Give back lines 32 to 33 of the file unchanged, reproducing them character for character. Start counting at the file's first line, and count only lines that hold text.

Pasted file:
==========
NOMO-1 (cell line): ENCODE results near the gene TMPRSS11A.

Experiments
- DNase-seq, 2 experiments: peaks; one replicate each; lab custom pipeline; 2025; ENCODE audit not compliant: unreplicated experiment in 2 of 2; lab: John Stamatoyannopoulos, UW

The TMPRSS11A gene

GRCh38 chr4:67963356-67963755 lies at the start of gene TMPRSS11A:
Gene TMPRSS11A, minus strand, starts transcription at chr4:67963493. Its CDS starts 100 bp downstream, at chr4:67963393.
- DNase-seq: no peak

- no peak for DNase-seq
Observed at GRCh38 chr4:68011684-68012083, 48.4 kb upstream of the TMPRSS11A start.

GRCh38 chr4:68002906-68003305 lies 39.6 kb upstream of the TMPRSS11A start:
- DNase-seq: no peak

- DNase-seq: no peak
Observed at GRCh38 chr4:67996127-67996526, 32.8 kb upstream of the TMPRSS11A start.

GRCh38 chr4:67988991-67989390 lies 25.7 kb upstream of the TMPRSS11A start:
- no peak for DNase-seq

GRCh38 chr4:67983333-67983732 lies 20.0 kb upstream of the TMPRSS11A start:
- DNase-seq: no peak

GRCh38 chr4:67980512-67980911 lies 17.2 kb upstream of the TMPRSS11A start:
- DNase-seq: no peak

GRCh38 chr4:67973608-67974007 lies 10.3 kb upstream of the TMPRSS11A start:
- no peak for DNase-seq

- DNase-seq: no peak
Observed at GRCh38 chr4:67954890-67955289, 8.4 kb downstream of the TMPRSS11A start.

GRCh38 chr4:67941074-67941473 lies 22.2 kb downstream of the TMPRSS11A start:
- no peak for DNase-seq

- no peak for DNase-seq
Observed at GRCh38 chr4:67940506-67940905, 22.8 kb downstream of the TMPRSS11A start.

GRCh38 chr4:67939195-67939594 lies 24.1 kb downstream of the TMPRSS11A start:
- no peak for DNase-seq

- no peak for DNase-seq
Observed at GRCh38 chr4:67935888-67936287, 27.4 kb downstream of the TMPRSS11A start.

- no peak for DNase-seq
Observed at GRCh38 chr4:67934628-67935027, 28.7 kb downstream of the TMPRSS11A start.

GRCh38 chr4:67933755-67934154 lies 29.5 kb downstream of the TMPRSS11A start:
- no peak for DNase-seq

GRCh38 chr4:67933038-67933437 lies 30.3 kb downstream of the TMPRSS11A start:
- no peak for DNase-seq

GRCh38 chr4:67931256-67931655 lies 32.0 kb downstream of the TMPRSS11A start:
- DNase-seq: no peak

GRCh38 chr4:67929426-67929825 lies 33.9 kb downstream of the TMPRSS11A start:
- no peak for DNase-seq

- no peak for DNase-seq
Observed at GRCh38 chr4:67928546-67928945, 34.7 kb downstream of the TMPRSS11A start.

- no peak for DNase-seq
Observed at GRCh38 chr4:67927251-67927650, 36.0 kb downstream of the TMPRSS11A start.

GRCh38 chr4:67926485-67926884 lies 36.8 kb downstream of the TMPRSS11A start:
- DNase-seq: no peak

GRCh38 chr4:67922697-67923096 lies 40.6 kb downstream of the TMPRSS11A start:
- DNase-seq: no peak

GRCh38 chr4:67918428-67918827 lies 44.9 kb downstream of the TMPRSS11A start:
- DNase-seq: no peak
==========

- no peak for DNase-seq
Observed at GRCh38 chr4:67934628-67935027, 28.7 kb downstream of the TMPRSS11A start.